The soundstage is moderately wide, with the focus being on clarity in the image over exaggerated wideness in the stage. Odyssey excels in imaging and separation, providing a strong vivid, holographic presentation. While the vocal performance remains excellent, it lacks the same intensity as the Odin, but also avoids some of the fatigue in that range.
On Death Cab for Cutie’s “I Will Possess Your Heart,” the opening synth defines the width and depth of the stage, and then crisp, detailed bass hits right in the center of it. The rest of the instruments file in around the bassline with a strong sense of definition, positioning, and clarity to each. It’s very easy to visualize a stage and the placement of the piano, guitar, bass, and drums along with the space in between each instrument. The bass drum has a natural feeling with a combination of impact and the sensation that you can almost touch the texture of the drum head. When the vocals finally arrive, they’re almost half whispered, but still cut through the mix, delivering a personal, intimate feeling.
Steve Cole’s brand of smooth jazz mixes classic saxophone lines with R&B grooves and modern production values. "Smoke and Mirrors" is the sort of track that more technical sounding IEMs can get tripped up on, as there are a lot of instruments to keep track of, yet everything exists in service to the groove, so if the separation is too strong it can start to sound incoherent. The saxophone is also meant to sound smooth, so if the treble is too peaky, the saxophone becomes harsh with too much bite. Odyssey navigates around each of these obstacles, delivering a cohesive groove in the rhythm section, with each instrument demonstrating natural separation from the others, and a saxophone sound with just the right amount edge to make you feel like you’re walking down the streets of a neon lit city in a neo-noire detective movie, but balanced to deliver those sweet, smooth licks.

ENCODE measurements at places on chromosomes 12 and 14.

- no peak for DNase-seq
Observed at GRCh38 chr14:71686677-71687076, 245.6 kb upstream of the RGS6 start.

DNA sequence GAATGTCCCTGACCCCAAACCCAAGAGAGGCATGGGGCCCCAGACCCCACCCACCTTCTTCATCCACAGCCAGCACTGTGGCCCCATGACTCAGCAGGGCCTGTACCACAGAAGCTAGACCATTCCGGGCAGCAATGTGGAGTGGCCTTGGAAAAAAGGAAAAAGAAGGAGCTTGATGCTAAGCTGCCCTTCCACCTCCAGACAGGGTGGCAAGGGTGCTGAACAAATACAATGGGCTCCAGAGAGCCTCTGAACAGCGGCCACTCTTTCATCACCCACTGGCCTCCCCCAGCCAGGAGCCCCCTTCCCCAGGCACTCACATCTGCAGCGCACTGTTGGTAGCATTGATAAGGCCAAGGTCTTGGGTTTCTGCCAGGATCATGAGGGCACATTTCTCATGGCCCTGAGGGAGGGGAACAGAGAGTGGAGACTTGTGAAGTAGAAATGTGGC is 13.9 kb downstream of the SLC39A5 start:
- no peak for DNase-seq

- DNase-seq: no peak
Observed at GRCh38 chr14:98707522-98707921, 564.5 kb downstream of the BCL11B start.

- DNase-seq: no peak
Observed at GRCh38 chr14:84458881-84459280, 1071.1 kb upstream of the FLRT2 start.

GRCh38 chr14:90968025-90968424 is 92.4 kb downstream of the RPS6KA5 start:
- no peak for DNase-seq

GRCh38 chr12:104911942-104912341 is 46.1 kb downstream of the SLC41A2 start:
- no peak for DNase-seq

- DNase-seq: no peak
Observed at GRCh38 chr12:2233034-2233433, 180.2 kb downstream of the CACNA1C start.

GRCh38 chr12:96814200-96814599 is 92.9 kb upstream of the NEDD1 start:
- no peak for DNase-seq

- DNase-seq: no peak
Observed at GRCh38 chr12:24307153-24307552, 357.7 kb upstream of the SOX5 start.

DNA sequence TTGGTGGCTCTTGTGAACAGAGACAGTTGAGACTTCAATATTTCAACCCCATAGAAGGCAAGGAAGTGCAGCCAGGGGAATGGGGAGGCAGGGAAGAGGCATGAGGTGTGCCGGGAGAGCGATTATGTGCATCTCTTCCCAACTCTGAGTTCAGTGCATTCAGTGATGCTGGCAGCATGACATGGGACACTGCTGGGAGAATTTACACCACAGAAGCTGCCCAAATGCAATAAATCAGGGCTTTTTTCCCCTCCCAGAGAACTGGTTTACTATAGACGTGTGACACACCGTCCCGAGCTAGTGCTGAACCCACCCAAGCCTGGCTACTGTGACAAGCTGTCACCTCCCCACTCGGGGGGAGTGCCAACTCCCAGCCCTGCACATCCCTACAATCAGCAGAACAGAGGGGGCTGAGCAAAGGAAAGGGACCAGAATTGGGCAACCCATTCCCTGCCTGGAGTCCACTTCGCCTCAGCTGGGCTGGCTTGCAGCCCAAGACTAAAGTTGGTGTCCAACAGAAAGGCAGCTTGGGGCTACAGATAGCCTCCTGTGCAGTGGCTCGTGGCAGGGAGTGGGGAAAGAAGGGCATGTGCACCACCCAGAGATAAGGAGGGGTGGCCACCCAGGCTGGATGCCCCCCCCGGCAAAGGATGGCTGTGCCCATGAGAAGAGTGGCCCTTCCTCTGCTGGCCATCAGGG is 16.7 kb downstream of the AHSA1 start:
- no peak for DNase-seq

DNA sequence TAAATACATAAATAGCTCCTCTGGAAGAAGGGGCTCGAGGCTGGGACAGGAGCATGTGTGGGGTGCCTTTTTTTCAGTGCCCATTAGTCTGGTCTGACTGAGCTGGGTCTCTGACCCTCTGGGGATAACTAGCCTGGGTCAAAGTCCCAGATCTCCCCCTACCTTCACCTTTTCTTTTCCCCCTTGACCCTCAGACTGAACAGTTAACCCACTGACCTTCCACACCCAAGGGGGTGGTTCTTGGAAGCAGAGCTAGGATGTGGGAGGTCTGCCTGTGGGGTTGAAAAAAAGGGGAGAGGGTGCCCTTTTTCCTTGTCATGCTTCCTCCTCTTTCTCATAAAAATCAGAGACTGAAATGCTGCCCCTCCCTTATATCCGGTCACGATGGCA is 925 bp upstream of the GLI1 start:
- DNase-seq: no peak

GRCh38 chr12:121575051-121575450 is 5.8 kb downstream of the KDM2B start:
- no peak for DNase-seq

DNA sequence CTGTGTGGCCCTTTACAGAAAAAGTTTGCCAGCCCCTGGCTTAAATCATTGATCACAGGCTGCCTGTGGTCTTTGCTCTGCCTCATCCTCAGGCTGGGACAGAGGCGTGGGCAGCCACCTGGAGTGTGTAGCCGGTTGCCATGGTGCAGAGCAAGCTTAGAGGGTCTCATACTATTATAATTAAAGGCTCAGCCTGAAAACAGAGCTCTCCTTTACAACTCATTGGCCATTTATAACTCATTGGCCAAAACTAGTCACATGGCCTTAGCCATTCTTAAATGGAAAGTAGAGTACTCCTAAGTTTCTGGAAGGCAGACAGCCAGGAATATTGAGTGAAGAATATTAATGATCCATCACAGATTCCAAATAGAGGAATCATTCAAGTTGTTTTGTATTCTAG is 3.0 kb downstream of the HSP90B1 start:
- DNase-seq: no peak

“You and I” by Ingrid Michaelson begins with a softly strummed ukulele, and Ingrid’s voice comes in up close and personal. The presentation is intimate and natural, with the high notes hitting just the sort of visceral reaction you’d expect from hearing a singer live. The male vocal on the second verse is warm, and sounds similarly personal. The ukulele is never lost in the mix, even as vocal harmonies build in overdubs. The surprise “we will rock you” beat adds a whole new layer to the sound with a deep, heavy impact that Odyssey is only too happy to drive into your ears.
Avicii’s “Wake Me Up” presents the artist’s unique brand of techno-americana, driven by acoustic guitar as much as driving bass. The timbre of the acoustic guitar has a natural brightness, and the vocals are set further back with a good sense of air to them. When the bass drops, it’s among the most physical bass presentations that I imagine being possible in an IEM: there’s impact, rumble, and seemingly bottomless extension, but a great sense of the texture in the bass all the way down. The treble is well controlled, with some sizzle in the percussion and good ear gain with the higher synths, but nothing feels harsh or sharp, even after turning the volume up quite a bit.